Updated December 2, 2022 - 2:54 pm
South Carolina will vote first in the 2024 Democratic presidential primary, followed three days later by Nevada and New Hampshire, the Democratic National Convention’s Rules and Bylaws Committee determined Friday afternoon.
South Carolina will hold its primary on Saturday, Feb. 3, while Nevada and New Hampshire will hold theirs on Tuesday, Feb. 6. Georgia will vote next on Feb. 20, followed by Michigan on Feb. 27, the committee decided.
The committee’s vote comes a day after President Joe Biden recommended a schedule for the presidential primaries that upends the current calendar, which has had Iowa holding the first-in-the-nation caucuses since 1972, followed by New Hampshire’s first-in-the-nation primary since 1920.
At its meeting Friday morning, members of the Rules and Bylaws Committee, for the most part, expressed agreement with Biden’s plan, calling it a “bold approach” that reflects the diversity of the U.S. and the Democratic Party.
The lineup of early voting states includes four battleground states — Nevada, New Hampshire, Georgia and Michigan — as well as South Carolina, which is more economically and racially diverse than Iowa.
The plan that the Rules and Bylaws Committee approved aligns with Nevada’s law that requires both Republicans and Democrats to hold their presidential primaries on Feb. 6.
“Nevada truly appreciates the accommodation that has been made,” said Artie Blanco, Nevada’s committee member on the Rules and Bylaws Committee, who asked that the committee change Biden’s recommendation to put South Carolina on Feb. 3 and Nevada and New Hampshire on Feb. 6 so that it would comply with the state law. “While not ideal to be on the same day as another state, we accept that and accept what the will of the president is.”
Nevada’s Democratic U.S. senators, Catherine Cortez Masto and Jacky Rosen, who have pushed for Nevada to be first in the primary lineup, issued a statement after the vote saying they are glad to see Nevada has moved up to be an earlier and more prominent position.
“While this new calendar represents progress, we continue to believe the first presidential nominating contest should be held in a competitive, pro-labor state that supports voting rights and reflects all of America’s diversity. Nevada is accessible, it is union-strong, it has double-digit representation of Latino, Black, and AAPI voters, and it is the most consistently competitive battleground in the nation. Nevada still has the strongest argument for being the First In The Nation primary, and we will keep making our case for 2028,” the senators said in the statement.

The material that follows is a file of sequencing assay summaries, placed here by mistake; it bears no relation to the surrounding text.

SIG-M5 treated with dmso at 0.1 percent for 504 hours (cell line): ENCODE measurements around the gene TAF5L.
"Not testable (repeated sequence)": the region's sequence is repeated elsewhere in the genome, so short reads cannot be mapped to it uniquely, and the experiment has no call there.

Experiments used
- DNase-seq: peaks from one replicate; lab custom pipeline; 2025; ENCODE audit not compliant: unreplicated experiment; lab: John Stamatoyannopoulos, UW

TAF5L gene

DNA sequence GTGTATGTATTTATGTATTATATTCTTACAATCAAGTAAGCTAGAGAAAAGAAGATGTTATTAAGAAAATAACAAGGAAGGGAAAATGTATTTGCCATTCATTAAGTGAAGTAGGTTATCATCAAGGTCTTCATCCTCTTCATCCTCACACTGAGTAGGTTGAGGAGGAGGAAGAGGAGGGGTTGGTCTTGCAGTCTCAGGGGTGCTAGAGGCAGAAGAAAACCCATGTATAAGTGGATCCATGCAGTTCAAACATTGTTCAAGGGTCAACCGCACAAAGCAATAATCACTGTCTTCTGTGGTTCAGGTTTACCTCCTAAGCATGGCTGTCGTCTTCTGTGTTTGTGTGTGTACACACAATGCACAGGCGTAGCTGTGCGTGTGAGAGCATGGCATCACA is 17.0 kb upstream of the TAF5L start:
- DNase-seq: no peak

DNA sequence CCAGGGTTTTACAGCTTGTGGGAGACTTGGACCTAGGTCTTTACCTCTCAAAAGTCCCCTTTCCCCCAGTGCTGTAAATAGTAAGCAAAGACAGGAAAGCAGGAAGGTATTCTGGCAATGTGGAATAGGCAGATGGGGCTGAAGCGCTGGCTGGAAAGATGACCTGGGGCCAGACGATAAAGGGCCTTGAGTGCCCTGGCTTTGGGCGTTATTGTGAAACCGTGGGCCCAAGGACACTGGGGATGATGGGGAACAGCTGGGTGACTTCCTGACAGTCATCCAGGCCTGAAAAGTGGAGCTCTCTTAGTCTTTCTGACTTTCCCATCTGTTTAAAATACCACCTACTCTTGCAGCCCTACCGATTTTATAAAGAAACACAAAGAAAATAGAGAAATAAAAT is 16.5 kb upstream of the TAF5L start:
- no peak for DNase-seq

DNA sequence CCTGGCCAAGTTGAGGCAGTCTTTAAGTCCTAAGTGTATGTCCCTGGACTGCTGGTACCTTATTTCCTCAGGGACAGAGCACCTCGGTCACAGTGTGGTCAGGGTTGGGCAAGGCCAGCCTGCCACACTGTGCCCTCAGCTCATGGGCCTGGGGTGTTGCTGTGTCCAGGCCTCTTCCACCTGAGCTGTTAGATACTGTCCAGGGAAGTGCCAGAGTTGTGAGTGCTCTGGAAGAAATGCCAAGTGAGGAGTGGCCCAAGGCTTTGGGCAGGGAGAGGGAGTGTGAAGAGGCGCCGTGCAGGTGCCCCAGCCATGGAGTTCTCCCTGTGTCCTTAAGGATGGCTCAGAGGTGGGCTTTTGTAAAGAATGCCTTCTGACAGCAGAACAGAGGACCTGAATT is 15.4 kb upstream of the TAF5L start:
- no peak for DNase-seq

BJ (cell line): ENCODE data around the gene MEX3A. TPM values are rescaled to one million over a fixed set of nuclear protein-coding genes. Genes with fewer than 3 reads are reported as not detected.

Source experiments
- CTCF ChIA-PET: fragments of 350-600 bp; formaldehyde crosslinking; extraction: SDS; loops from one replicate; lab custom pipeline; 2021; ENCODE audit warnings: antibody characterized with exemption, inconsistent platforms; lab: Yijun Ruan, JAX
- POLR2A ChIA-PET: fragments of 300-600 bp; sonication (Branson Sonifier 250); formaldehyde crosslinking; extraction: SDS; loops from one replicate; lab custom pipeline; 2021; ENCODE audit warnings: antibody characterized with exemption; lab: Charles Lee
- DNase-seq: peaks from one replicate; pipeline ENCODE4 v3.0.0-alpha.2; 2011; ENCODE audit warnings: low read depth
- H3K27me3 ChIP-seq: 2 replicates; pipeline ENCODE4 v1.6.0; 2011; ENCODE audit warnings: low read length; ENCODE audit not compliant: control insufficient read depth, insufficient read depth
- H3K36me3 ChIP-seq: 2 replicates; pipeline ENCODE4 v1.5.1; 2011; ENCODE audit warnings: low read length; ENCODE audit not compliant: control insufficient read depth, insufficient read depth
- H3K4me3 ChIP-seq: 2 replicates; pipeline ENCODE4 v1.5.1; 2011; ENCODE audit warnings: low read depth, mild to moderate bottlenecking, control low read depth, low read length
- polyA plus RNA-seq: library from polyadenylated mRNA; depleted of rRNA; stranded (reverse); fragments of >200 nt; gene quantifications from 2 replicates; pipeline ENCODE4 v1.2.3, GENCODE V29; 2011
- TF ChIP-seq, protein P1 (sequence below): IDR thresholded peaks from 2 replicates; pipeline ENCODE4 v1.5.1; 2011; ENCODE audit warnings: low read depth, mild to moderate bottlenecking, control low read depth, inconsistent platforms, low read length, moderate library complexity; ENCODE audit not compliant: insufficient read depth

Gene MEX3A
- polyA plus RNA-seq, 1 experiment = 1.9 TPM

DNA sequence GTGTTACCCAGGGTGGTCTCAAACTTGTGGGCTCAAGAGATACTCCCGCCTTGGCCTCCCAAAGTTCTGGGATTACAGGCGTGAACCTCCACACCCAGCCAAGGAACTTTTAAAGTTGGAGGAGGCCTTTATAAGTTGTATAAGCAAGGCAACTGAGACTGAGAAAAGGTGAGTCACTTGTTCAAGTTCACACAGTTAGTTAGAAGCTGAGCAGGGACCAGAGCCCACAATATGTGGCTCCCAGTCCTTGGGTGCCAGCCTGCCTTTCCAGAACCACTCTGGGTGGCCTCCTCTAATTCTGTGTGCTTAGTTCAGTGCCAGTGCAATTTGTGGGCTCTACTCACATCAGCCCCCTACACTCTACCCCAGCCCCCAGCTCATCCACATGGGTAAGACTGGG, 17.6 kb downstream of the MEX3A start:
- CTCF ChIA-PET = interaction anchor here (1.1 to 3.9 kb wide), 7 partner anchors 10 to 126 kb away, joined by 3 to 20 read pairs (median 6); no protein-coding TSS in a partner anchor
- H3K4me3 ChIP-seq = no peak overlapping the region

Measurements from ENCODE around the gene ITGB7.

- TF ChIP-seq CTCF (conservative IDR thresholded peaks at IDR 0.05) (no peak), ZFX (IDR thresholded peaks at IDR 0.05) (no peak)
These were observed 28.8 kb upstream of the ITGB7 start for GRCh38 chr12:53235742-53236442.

States must provide a guarantee to the DNC’s Rules and Bylaws Committee by Jan. 5, 2023, that they will follow the DNC’s rules and the calendar it set.
If a state does not follow the DNC’s calendar, that state would automatically lose half of its delegates for the party convention, and candidates would be precluded from campaigning in that state. Candidates also would not be able to put their name on the ballot in that state, said DNC counsel Graham Wilson.
Some committee members expressed concern about having three primaries within three days of each other. Joanne Dowdell, a committee member from New Hampshire, said that the schedule could limit candidates’ abilities to campaign.
New Hampshire Democrats were disappointed with the plan, as were Iowa Democrats, who previously had the distinction of going first with its caucuses.
“I will say that New Hampshire has a statute. We do have a law. We will not be breaking our law,” Dowdell said.
Nevada Democrats worked hard to push their case as to why Nevada should go first, with its strong union presence, economic and racial diversity, and its deliverance of the 50th U.S. Senate seat for the Democrats.
But the loss by Democratic Gov. Steve Sisolak in the 2022 election also was brought up at the committee’s meeting.
The DNC’s calendar could be moot, however, depending on who decides to run for president in 2024.
If Biden decides to run and is uncontested, a primary would not be necessary. Nevada’s law requires that parties hold their presidential primary on Feb. 6, unless a candidate for one party is uncontested. In that case, the secretary of state must certify the candidate to the state central committee and the national committee of the political party.
“I like the message we are sending to voters. We are saying every voice matters,” said Mo Elleithee, a committee member from Washington D.C. “We can hold this up to Republicans and say, ‘You try to play on this field.’”
Friday’s meeting was held on what would have been the 83rd birthday for former Sen. Harry Reid, who was a staunch advocate for Nevada holding the nation’s first presidential primary. His influence was noted at the meeting, with Blanco saying that Reid placed her on the board to represent the state.
“I would have loved Nevada to have gone first, but I couldn’t be prouder that Nevada is going to have a more important say in who our nominee is,” said Maria Cardona, a committee member from Washington D.C.